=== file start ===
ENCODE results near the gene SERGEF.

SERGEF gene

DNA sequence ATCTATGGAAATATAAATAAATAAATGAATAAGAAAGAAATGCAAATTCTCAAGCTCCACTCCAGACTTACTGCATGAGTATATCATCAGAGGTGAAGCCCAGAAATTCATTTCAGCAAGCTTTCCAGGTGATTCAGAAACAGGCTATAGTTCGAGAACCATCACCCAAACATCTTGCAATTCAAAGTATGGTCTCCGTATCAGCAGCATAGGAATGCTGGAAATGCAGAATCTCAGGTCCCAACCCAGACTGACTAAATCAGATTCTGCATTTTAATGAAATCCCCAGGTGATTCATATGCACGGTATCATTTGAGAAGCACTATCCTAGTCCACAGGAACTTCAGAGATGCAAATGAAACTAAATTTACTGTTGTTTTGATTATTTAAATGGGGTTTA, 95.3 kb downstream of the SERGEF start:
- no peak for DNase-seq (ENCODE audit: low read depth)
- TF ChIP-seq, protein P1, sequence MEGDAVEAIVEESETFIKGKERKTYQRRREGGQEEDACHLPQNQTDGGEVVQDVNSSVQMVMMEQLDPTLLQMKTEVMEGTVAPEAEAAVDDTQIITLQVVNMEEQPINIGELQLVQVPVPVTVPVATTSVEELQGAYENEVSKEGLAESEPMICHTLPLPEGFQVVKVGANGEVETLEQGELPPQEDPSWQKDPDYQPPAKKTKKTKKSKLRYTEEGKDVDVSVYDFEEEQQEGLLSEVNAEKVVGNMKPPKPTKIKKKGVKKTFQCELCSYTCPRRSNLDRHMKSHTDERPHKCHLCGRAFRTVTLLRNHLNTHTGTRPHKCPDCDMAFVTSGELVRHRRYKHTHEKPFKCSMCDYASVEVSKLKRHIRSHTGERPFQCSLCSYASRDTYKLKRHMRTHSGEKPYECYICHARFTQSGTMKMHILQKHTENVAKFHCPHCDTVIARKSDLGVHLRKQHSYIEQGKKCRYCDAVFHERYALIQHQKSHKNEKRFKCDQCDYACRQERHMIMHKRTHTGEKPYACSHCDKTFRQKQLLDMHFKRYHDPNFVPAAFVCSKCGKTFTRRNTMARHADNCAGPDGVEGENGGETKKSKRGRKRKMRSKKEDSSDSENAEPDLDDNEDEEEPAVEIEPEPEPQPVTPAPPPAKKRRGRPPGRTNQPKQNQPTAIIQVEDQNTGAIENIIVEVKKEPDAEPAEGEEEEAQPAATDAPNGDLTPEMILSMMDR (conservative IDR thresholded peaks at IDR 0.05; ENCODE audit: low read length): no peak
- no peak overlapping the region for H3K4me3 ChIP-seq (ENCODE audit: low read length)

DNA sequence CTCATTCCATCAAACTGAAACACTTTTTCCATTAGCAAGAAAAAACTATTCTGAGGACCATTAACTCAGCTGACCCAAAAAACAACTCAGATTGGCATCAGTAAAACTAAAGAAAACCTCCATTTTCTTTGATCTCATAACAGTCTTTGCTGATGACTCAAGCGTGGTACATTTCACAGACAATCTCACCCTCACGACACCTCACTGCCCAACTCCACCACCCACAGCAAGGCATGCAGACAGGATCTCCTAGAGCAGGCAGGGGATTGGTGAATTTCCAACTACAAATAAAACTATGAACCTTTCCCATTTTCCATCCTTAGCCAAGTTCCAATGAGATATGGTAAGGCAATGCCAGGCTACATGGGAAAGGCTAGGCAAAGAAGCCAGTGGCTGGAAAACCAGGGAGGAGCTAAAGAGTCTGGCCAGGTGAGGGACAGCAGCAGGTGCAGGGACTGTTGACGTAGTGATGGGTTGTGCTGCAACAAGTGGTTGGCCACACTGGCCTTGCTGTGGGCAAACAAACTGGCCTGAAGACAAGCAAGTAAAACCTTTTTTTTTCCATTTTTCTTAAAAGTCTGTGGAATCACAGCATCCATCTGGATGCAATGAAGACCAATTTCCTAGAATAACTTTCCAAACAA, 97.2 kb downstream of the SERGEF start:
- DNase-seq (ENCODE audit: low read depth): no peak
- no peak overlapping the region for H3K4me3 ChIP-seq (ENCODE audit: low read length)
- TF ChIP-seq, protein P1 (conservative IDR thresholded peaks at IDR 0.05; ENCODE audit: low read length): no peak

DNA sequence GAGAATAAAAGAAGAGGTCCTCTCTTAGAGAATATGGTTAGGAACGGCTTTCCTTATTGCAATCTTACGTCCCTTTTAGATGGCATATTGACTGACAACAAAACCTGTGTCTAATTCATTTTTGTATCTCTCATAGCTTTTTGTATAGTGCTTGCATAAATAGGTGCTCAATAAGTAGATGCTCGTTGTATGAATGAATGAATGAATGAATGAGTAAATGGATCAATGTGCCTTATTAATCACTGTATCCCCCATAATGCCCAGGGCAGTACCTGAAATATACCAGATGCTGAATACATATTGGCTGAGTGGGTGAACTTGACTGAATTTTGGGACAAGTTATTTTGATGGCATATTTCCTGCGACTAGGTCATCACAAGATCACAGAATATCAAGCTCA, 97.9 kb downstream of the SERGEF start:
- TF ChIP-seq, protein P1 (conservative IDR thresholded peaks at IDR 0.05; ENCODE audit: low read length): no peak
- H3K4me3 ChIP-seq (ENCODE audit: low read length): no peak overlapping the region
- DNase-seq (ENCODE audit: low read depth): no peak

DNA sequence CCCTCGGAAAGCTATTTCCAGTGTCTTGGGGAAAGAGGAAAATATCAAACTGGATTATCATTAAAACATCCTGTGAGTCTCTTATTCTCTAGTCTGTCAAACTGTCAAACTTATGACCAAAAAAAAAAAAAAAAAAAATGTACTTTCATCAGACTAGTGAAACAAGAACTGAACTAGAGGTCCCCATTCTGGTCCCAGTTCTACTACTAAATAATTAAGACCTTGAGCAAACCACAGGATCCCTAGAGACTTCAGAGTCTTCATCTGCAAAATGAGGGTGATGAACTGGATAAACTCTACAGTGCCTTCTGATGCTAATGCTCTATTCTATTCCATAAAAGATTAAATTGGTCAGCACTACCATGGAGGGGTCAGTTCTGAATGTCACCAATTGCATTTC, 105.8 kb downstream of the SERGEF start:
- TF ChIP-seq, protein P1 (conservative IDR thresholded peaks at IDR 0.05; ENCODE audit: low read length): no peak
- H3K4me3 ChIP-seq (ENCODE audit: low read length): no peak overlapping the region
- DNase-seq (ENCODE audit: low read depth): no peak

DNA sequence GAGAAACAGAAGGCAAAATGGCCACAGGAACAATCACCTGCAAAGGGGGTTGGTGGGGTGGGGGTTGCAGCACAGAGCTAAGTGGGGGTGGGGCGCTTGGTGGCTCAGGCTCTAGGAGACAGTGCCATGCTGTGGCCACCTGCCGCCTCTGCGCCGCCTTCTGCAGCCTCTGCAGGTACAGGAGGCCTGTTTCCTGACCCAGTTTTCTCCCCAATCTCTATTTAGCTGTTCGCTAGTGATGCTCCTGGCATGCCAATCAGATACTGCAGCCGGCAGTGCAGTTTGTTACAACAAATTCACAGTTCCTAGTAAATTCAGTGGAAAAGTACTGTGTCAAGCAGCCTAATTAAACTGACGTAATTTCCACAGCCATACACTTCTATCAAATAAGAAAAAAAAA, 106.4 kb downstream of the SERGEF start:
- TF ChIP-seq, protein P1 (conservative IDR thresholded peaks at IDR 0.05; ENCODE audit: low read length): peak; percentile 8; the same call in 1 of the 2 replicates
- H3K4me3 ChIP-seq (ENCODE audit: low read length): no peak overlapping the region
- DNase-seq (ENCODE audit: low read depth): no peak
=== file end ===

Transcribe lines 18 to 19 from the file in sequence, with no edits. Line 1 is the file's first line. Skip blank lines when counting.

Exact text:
- DNase-seq (ENCODE audit: low read depth): no peak

DNA sequence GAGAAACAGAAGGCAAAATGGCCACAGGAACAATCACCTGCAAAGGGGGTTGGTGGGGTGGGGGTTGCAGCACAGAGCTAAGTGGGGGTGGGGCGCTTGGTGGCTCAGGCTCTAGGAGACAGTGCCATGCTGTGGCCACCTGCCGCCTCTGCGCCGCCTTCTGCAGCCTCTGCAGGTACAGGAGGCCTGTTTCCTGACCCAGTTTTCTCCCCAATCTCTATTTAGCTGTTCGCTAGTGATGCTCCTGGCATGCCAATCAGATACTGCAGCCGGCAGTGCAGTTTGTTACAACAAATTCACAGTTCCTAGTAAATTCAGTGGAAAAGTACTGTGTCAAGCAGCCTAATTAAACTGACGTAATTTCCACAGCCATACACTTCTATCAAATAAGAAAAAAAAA, 106.4 kb downstream of the SERGEF start: